Rezept von Amy Chaplin: Spicy Chickpea Stew and Quinoa Pilaw with Sultanas and Almonds
At Home in the Whole Food Kitchen
Celebrating the Art of Eating Well
Fotos Johnny Miller
Jacqui Small LLP (2014)
Da landen auf den ersten Blick völlig unscheinbare Dinge in einem Topf – Kürbis, Karotten, Kichererbsen, Tomaten –, die sich später auf dem Teller als etwas durch und durch Großartiges entpuppen: Das Spiel der Konsistenzen – weicher Kürbis, knackige Mandeln – und Aromen – süße Rosinen, feine Schärfe und die perfekte Dosis Kumin, führt zu dem Gefühl, sich und seinem Körper etwas sehr, sehr Gutes zu tun. Obendrein ist dieses Essen vegan; der Planet hat also auch etwas davon. Zu guter Letzt lässt sich der Eintopf prima vorbereiten – zum Beispiel, indem man Kichererbsen, Kürbis und Harissa am Vortag kocht. Charlotte
ORIGINALREZEPT von Amy Chaplin: Spicy Chickpea Stew and Quinoa Pilaw with Sultanas and Almonds
I often turn to this meal when I’m looking for a tasty, rich and satisfying dinner to serve guests. When accompanied by Labneh, Quick Pickled Red Cabbage and some steamed greens, you will have a scrumptious, colourful feast. This stew gets its heat from the Harissa paste stirred in at the end; you can stir in more or less, depending on how spicy you want the dish. Here I use my own Harissa; it’s very fast to make and lasts for months in the fridge.
I highly recommend that you cook your own chickpeas for this stew. The flavour of home-cooked chickpeas is worth the effort, and the cooking liquid adds a nice body to the stew as well. You will need about 190 g of dried chickpeas to end up with 400 g of cooked chickpeas. If you want to use canned chickpeas, you will need about two 425 g cans. Make sure you drain and rinse them thoroughly before using. And use water in place of chickpea cooking liquid.
1 butternut squash, peeled, deseeded and cut into 1.8 cm triangular pieces (about 840 g)
3 tablespoons extra virgin olive oil
Freshly ground black pepper
2 onions, diced
8 large garlic cloves, finely chopped
10 g finely chopped parsley stems
1½ teaspoons toasted ground cumin
1 teaspoon paprika
3 carrots, roll cut into 1.2 cm pieces
240 ml chickpea cooking liquid or filtered water
800 g chopped tomatoes
400 g cooked chickpeas
3 to 4 teaspoons Harissa, or to taste
20 g chopped parsley leaves, plus more to garnish
1. Preheat oven to 200ºC . Line a baking tray with baking parchment and add butternut squash. Add 1½ tablespoons of the olive oil, sprinkle with ½ teaspoon salt and a pinch of pepper and toss well. Spread out in a single layer and roast for 30 minutes. Stir and continue roasting for another 10 to 15 minutes or until browning and cooked through. Remove from oven and set aside.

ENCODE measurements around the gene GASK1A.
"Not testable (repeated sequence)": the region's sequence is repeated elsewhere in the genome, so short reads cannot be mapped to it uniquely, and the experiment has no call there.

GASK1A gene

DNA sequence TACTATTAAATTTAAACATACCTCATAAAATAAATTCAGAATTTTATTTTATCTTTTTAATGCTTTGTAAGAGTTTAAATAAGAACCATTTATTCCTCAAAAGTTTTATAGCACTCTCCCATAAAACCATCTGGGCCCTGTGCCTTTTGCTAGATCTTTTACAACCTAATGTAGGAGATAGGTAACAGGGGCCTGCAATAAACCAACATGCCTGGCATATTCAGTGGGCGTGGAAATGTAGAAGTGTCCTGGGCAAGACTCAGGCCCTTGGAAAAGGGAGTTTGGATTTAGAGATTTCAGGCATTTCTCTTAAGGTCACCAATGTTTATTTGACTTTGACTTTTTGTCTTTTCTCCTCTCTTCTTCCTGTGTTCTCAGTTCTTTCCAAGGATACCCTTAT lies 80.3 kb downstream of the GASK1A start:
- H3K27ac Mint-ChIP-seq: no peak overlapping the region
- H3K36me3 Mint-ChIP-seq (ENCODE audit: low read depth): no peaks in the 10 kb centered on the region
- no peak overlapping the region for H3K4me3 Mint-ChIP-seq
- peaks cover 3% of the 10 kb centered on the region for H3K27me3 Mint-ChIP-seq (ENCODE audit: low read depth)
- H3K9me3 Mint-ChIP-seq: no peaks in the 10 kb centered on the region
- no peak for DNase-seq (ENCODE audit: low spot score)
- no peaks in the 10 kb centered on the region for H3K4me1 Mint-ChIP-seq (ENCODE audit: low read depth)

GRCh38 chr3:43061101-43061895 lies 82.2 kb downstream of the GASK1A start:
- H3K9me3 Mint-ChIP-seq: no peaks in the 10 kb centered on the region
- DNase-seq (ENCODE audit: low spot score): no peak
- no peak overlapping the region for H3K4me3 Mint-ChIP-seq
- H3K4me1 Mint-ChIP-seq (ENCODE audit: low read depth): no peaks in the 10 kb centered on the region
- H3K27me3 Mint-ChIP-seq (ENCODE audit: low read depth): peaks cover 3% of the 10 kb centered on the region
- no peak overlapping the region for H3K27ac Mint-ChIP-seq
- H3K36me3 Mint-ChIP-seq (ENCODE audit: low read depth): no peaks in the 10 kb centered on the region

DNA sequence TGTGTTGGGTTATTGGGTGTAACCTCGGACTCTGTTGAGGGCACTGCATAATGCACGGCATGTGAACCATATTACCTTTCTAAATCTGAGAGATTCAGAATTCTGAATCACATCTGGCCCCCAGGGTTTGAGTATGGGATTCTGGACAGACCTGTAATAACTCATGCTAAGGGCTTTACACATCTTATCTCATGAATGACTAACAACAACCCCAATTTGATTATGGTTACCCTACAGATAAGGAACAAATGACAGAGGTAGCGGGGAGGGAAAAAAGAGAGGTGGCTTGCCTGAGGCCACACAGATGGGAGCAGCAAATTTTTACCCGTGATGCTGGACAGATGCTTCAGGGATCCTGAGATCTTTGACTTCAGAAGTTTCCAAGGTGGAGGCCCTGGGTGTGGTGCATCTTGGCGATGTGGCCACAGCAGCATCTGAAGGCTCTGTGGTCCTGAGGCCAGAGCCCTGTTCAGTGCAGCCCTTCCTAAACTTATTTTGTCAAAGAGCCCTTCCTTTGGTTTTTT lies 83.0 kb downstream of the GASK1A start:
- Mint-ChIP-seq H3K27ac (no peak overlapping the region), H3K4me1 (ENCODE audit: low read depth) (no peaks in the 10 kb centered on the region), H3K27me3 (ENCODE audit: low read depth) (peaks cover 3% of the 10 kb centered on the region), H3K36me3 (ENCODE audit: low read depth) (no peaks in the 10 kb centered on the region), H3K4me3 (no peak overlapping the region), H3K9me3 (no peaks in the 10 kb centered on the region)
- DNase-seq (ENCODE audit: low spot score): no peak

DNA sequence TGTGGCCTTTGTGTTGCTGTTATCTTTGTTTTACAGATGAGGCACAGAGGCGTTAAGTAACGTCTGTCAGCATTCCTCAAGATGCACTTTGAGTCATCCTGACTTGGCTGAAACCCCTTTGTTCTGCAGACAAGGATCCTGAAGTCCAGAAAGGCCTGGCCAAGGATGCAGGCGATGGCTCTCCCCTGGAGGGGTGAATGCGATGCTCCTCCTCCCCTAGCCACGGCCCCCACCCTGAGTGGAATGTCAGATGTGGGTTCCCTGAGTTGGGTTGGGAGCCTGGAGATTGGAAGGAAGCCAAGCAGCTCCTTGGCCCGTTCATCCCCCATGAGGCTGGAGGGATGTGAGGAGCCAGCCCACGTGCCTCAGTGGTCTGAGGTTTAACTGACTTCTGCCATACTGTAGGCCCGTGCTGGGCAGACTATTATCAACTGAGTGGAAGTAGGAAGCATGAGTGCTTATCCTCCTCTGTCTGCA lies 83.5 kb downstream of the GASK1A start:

2. Warm remaining 1½ tablespoons olive oil in a large pan over medium heat. Add onions and sauté for 5 minutes or until golden. Stir in garlic and cook 3 minutes more. Add parsley stems, cumin, paprika and ½ teaspoon salt; cook for 1 to 2 minutes. Stir in carrots and 240 ml chickpea cooking liquid (or water) and bring to the boil over high heat. Cover pan, reduce heat to low and simmer for 10 to 12 minutes or until carrots are cooked.
3. Add tomatoes and chickpeas. Raise heat and bring up to a simmer; re-cover pan, reduce heat to low and cook for 10 more minutes. Stir in Harissa paste, chopped parsley leaves and roasted squash; simmer uncovered for another few minutes to allow flavours to meld. Season to taste and serve warm.
ORIGINALREZEPT von Amy Chaplin: Quinoa Pilaf with Sultanas and Almonds
Cooking quinoa with sultanas gives the grain a delicate, sweet taste and an added burst of flavour. The almonds deliver crunch and great contrast to the dish – feel free to use toasted pistachios or walnuts in their place.
250 g quinoa, washed and soaked 12 to 24 hours in 960 ml filtered water
420 ml filtered water
½ teaspoon sea salt
60 g unsulphured sultanas
50 g toasted almonds, chopped
Rinse and drain quinoa. Place in a 2-litre pan and add filtered water, salt and sultanas. Bring to the boil over high heat. Cover pan, reduce heat to low and cook for 15 minutes or until all water is absorbed. Remove from heat and let sit for 5 to 10 minutes before fluffing with a fork. Add almonds and mix gently to combine. Serve warm.
ORIGINALREZEPT von Amy Chaplin: Harissa
Makes about 80 ml
Harissa is a spiced hot chilli sauce that originated in Tunisia and is widely used in Morocco and Israel. You can find many variations: some are super spicy, some more fragrant with a good kick from cayenne pepper. When I’m in the mood for something’s spicy and flavoursome, I stir a little into lentil soups or bean stews; I love it best in Quinoa with Roasted Summe Vegetables and Harrisa Marinade.
Harissa keeps well for up to two months in the fridge, or if you leave out the lemon juice, it will keep almost indefinitely – just bring it up to room temperature and stir the lemon juice in when you’re ready to use it.
1 tablespoon cumin seeds
1 tablespoon coriander seeds
1 tablespoon caraway seeds
2 teaspoons ground paprika
½ teaspoon cayenne pepper, or more to taste
1 garlic clove, crushed
1/8 teaspoon sea salt
60 ml extra virgin olive oil
1 tablespoon fresh lemon juice
Warm a small to medium frying pan over medium heat. Add cumin, coriander and caraway seeds; toast seeds, stirring continuously, for 2 minutes or until fragrant. Transfer to an electric spice grinder and grind until fine. Place ground spices in a bowl then add paprika, cayenne, garlic, salt, olive oil and lemon juice. Stir until smooth. Store in a sealed glass jar in the fridge for up to two months, or as mentioned above, leave out the lemon juice for storing indefinitely.
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Geschrieben im Februar 2016